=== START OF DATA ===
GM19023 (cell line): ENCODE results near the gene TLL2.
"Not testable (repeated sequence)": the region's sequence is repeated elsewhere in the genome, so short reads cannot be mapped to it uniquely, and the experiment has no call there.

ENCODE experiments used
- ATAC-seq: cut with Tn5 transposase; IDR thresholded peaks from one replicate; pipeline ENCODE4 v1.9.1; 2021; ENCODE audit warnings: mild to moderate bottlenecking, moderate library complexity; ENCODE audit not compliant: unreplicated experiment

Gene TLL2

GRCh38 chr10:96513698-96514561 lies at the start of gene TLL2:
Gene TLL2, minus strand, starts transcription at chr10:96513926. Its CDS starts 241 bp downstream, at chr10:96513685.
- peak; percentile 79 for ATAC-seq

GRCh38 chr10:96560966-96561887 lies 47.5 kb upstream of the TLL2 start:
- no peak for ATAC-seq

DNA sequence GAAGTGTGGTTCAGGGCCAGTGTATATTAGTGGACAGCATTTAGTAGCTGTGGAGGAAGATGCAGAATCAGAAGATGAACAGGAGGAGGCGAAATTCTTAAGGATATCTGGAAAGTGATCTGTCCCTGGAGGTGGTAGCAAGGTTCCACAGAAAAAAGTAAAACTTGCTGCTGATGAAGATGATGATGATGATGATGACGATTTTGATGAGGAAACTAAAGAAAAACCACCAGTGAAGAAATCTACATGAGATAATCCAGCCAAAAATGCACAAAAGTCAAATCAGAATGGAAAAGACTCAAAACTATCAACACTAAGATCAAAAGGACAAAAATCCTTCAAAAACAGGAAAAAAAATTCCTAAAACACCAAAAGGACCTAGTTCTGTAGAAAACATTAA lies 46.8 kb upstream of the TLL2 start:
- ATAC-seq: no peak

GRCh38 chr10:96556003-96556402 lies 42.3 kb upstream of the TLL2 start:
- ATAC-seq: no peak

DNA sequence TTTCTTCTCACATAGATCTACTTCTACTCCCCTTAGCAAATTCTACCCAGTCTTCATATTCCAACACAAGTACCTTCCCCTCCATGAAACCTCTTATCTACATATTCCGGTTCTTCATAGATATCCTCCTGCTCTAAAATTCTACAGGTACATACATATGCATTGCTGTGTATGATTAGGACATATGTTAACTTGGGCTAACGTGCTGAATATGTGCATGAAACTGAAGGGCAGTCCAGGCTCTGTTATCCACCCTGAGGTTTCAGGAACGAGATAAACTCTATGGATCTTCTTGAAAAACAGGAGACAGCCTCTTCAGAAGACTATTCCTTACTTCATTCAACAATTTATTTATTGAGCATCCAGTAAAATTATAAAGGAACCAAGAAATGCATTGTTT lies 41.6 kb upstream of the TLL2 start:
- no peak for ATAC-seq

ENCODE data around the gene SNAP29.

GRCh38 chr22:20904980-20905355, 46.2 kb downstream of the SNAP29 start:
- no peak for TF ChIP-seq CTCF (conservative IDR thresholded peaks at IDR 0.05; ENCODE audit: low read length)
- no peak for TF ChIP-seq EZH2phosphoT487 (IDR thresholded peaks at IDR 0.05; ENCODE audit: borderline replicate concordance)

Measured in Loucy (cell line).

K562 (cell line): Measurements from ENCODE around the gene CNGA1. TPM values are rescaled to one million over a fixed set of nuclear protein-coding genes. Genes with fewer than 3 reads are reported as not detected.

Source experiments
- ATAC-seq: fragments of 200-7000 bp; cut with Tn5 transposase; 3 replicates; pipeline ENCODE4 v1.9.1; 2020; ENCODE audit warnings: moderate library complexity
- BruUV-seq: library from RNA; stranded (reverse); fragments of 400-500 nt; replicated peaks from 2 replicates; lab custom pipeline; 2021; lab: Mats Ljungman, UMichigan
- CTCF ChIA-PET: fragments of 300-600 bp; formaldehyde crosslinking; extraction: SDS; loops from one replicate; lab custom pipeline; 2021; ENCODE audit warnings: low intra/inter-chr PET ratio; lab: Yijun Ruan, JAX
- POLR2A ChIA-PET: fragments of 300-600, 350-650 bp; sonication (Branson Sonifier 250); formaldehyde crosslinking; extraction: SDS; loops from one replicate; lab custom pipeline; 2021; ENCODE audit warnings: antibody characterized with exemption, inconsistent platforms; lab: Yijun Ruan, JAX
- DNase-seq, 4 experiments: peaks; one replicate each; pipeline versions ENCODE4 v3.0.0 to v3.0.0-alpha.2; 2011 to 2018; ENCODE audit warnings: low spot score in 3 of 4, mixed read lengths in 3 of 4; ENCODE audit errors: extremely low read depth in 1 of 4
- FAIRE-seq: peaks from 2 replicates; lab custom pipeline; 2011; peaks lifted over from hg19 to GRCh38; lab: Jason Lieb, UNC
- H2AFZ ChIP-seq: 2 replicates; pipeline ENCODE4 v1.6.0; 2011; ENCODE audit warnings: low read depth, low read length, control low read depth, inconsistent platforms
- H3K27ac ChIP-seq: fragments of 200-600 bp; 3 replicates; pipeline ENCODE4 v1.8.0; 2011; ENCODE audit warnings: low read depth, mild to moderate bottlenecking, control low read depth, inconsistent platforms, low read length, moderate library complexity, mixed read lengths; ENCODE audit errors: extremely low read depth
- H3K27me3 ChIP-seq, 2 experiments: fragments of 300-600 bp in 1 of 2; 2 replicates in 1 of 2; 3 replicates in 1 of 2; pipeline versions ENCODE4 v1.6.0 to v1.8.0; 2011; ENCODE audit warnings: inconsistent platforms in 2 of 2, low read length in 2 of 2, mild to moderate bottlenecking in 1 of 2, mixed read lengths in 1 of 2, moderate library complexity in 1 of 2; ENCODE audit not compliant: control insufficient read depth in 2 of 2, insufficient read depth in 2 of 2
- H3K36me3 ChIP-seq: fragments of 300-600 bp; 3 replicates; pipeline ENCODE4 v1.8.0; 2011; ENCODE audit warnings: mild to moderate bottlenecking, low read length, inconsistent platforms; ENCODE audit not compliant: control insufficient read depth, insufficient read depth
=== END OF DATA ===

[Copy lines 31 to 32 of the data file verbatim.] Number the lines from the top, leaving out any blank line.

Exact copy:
- H3K27ac ChIP-seq: fragments of 200-600 bp; 3 replicates; pipeline ENCODE4 v1.8.0; 2011; ENCODE audit warnings: low read depth, mild to moderate bottlenecking, control low read depth, inconsistent platforms, low read length, moderate library complexity, mixed read lengths; ENCODE audit errors: extremely low read depth
- H3K27me3 ChIP-seq, 2 experiments: fragments of 300-600 bp in 1 of 2; 2 replicates in 1 of 2; 3 replicates in 1 of 2; pipeline versions ENCODE4 v1.6.0 to v1.8.0; 2011; ENCODE audit warnings: inconsistent platforms in 2 of 2, low read length in 2 of 2, mild to moderate bottlenecking in 1 of 2, mixed read lengths in 1 of 2, moderate library complexity in 1 of 2; ENCODE audit not compliant: control insufficient read depth in 2 of 2, insufficient read depth in 2 of 2